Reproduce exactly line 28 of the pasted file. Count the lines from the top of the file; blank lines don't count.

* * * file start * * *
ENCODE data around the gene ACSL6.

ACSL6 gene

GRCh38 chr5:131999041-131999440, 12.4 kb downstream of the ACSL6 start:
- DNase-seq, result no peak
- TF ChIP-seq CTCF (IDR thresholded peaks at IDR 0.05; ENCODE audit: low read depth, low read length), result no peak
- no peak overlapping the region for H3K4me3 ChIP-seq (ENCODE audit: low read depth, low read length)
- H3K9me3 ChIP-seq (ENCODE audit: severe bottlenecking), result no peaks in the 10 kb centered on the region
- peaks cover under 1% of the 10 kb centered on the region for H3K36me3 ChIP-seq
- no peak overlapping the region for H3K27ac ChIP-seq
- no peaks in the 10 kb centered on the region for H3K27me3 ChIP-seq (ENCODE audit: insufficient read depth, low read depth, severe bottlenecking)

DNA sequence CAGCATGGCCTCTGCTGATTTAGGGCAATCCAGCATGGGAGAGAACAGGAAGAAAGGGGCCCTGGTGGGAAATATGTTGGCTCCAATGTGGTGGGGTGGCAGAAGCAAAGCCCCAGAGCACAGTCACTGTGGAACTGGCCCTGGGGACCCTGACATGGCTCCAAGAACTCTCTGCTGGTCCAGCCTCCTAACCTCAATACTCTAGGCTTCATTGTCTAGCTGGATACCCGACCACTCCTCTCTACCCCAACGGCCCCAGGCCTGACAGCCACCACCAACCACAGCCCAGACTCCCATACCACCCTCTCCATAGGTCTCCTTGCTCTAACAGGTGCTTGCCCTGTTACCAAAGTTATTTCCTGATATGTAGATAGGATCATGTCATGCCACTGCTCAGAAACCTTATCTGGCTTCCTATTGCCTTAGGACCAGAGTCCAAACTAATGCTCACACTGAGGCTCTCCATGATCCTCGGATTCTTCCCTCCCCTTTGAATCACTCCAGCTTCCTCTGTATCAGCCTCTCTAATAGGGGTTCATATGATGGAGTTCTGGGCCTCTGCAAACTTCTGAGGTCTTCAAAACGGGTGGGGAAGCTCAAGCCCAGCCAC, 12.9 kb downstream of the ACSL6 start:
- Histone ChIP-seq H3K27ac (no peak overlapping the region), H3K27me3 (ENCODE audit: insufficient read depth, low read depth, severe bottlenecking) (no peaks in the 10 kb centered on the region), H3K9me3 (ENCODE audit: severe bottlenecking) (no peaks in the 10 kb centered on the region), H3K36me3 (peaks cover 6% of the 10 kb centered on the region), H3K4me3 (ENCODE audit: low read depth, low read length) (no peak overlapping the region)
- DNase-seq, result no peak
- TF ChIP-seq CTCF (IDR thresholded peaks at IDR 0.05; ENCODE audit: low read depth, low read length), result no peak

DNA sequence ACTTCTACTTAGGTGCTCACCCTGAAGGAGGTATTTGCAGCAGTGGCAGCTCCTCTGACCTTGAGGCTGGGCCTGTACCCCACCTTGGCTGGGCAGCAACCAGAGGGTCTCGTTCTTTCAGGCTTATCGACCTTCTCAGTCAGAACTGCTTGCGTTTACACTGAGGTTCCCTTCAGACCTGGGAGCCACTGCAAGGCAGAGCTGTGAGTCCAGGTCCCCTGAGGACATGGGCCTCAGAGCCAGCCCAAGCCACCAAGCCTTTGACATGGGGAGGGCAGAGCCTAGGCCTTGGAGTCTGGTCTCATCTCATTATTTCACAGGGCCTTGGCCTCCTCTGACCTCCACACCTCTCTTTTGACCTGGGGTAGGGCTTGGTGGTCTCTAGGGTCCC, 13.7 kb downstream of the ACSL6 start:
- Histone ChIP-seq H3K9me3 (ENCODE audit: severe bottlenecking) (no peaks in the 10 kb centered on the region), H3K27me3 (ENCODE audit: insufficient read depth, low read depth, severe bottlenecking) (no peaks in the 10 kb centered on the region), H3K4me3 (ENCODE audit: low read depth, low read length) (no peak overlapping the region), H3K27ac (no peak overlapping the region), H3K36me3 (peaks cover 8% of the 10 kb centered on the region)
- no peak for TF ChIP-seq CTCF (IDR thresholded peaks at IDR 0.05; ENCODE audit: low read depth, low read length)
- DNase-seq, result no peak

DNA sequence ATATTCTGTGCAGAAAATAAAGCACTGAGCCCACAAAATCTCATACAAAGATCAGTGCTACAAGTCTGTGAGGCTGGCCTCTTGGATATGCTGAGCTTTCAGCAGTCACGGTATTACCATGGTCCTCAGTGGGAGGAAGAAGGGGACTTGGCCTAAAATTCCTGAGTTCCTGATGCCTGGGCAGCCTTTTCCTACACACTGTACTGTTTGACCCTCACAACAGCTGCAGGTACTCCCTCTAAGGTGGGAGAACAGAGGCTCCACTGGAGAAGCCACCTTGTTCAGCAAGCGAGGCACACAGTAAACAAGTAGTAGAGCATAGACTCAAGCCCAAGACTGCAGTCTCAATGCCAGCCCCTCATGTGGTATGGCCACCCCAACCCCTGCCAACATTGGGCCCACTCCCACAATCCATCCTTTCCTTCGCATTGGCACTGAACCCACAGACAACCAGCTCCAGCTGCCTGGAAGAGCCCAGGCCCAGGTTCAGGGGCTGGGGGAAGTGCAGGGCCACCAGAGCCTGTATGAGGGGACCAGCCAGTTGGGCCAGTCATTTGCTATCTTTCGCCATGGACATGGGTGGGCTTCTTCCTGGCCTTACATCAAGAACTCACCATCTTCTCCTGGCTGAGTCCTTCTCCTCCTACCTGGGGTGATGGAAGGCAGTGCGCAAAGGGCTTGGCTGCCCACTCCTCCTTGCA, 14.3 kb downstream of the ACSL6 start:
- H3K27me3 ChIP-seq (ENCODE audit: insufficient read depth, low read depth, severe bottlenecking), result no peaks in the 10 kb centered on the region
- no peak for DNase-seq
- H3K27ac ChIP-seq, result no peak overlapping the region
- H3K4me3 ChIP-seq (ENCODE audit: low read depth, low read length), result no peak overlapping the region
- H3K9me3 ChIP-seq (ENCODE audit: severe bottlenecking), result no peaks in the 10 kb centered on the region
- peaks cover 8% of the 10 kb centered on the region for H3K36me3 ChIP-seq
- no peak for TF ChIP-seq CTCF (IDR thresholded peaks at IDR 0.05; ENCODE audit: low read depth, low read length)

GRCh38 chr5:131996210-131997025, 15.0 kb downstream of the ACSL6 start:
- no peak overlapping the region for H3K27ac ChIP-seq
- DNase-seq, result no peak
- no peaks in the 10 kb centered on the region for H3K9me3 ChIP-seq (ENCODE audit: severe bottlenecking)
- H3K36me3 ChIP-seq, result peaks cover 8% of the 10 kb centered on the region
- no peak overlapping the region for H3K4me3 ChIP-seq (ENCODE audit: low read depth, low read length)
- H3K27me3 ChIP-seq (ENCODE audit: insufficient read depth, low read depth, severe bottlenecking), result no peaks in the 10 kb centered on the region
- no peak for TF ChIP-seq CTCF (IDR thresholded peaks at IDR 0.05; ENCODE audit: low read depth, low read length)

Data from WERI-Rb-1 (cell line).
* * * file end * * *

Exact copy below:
- no peak overlapping the region for H3K27ac ChIP-seq